Opening Weekend Store Specials
Lakewinds Food Co-Op Richfield started things off right. A series of outdoor events along with in-store specials, samples and freebies made for a memorable shopping trip. What can be better than free cheese? The generous slabs of Parmesan-like hard cheese made a nice take home gift.
The crowd was impressed. In the deli section, I overheard observations like, “Everything looks so mouthwatering.”
The deli had more tempting salads than I had time to try. The staff was very accommodating, helpful and friendly. They didn’t seem to mind doling out samples from the caverns of the deep rimmed deli case. I bought more as a result of their attentive patience. The chili lime quinoa salad won me over with a refreshing citrus and smoky spiced punch. The creamy turkey artichoke salad flecked with aromatic dill made an ideal light lunch.
Also amazing was how large the building felt even with a thick, right on your heels, opening day crowd. The parking lot was full at 9 a.m. No small feat for a first day. Still, the place is welcoming with small touches for everyone and offered much more than the average grocery store. Outdoor tables and chairs were available outside and inside too. Plenty of bike racks are situated around the building. Bowls of fresh water were situated outside for thirsty dogs.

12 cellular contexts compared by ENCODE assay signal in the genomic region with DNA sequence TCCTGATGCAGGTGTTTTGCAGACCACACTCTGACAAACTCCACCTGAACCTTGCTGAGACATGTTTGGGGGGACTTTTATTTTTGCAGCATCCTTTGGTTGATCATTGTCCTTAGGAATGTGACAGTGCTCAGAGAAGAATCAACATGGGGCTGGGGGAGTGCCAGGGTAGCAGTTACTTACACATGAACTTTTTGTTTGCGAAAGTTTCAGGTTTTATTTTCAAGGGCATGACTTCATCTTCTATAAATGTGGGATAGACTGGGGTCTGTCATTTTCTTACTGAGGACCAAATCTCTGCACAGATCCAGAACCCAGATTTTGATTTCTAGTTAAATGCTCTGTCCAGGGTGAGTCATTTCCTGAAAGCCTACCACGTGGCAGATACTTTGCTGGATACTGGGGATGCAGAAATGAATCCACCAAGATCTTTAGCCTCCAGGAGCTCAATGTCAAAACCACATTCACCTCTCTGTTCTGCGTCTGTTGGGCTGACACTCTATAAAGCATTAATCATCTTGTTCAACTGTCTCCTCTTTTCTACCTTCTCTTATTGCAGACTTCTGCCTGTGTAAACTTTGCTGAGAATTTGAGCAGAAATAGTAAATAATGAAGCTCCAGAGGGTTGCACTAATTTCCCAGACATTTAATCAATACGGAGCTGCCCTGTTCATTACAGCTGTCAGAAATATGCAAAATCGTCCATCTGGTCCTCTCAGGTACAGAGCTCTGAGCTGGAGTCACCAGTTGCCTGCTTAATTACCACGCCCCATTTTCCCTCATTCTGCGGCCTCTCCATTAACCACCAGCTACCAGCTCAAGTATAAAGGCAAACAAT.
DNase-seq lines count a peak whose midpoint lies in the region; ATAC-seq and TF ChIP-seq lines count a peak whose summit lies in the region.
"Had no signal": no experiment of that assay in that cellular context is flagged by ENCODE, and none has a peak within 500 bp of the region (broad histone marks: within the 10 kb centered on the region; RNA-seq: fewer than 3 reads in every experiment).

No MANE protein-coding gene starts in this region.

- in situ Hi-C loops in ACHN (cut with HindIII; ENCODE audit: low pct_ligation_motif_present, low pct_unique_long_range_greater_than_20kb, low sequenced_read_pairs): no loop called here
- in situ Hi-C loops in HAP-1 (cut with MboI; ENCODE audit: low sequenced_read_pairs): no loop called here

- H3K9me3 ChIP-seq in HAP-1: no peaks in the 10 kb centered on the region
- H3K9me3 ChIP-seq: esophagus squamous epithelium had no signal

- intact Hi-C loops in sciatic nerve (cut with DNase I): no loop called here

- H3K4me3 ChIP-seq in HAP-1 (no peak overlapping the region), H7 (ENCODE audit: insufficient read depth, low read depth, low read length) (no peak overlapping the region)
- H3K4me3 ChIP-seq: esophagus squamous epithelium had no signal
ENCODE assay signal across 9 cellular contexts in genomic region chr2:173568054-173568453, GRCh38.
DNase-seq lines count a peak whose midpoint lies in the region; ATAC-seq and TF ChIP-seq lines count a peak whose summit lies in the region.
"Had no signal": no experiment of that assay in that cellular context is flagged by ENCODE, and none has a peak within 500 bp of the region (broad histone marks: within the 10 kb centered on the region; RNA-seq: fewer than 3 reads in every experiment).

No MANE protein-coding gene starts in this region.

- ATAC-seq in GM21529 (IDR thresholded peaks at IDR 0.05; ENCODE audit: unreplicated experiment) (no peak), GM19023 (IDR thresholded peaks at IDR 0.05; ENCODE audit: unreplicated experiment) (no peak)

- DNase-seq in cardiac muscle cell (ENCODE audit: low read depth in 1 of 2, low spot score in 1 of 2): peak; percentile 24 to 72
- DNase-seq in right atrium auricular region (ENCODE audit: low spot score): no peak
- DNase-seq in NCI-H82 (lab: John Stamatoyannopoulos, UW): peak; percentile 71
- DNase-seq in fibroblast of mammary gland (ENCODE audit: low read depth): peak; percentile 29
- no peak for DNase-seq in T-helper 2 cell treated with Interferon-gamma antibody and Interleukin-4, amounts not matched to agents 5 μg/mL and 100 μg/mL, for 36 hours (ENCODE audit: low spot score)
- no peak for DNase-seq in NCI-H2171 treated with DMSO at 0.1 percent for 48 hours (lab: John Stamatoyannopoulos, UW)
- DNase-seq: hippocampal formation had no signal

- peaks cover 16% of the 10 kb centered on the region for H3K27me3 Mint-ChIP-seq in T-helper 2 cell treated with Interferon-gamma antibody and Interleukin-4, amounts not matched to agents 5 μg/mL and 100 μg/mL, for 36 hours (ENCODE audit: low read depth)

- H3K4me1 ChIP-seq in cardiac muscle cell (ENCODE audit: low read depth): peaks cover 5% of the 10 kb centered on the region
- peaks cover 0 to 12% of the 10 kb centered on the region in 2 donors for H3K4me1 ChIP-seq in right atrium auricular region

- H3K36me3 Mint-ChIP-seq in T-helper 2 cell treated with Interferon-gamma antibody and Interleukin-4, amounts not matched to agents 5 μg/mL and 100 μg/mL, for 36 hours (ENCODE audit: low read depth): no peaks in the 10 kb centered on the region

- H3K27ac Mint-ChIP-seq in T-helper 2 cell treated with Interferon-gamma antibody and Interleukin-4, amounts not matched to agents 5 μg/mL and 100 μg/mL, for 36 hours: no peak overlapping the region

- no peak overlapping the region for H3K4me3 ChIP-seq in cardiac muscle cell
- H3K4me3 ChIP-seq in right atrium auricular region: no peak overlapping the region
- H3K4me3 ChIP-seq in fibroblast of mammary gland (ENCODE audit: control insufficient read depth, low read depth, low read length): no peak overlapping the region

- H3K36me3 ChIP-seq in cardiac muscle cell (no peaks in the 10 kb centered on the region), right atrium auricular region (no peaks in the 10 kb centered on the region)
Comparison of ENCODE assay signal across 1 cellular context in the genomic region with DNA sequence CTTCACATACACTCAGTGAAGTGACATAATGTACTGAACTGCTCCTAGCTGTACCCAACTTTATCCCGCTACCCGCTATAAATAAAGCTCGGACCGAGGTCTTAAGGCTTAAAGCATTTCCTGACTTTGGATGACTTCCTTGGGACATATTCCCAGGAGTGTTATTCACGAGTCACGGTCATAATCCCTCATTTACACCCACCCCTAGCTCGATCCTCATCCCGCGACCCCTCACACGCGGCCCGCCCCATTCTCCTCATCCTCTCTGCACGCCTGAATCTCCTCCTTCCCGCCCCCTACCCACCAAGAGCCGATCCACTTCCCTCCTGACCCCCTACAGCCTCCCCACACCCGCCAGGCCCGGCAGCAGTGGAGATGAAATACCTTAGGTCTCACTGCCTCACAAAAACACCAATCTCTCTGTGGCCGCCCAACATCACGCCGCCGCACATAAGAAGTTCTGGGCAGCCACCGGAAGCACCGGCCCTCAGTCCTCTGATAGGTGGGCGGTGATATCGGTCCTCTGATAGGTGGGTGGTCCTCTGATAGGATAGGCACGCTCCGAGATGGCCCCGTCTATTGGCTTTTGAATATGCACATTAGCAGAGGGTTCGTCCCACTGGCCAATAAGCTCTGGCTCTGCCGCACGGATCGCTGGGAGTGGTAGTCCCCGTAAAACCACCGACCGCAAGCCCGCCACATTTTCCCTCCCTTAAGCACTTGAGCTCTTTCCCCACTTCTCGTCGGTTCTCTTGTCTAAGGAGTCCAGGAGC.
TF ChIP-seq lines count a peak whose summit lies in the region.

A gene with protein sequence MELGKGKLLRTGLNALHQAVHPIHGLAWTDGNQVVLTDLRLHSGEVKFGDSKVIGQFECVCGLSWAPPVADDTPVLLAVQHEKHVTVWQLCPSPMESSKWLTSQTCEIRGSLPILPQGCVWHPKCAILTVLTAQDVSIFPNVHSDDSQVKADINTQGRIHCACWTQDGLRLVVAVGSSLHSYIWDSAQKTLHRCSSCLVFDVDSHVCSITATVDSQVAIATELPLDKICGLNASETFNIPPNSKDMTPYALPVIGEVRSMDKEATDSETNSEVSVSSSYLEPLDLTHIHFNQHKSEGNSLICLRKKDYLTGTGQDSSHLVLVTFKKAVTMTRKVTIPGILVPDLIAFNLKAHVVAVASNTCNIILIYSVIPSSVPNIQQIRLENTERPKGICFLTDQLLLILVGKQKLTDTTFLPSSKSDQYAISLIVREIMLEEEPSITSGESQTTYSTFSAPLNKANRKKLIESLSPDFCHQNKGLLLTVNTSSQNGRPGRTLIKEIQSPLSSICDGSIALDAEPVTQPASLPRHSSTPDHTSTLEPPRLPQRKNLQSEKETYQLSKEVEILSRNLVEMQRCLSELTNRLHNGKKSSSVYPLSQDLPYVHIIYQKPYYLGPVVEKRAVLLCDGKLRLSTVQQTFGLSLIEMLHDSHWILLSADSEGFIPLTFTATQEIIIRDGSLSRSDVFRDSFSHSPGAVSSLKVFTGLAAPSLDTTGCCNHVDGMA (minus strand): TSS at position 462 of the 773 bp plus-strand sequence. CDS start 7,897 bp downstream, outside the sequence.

And Butterflies Are Free
A butterfly release kicked off the grand opening on Saturday morning. “We decided a typical ribbon cutting was way too boring,“ proclaimed general manager Dale Woodbeck.
The crowd was won over by the pro-pollinator, environmentally friendly alternative to balloons. All eyes were on the monarchs and painted ladies.
The butterflies came in a pair of carefully sealed boxes from the Minnesota Landscape Arboretum. With a turn of the lid on each container the butterflies flittered away vanishing like specs of dust into the clouded sky. A few butterflies returned for a glorious moment to flutter on an outstretched cheering hand. The butterflies were breathtaking and symbolic. In many cultures butterflies are associated with hope and change.
Location and Hours
Lakewinds Food Co-Op Richfield is located at 6420 Lyndale Ave. S., Richfield, MN 55423; (612) 814-8000. Hours are 7 a.m. – 9 p.m. Monday-Saturday and 7 a.m. – 9 p.m. on Sunday.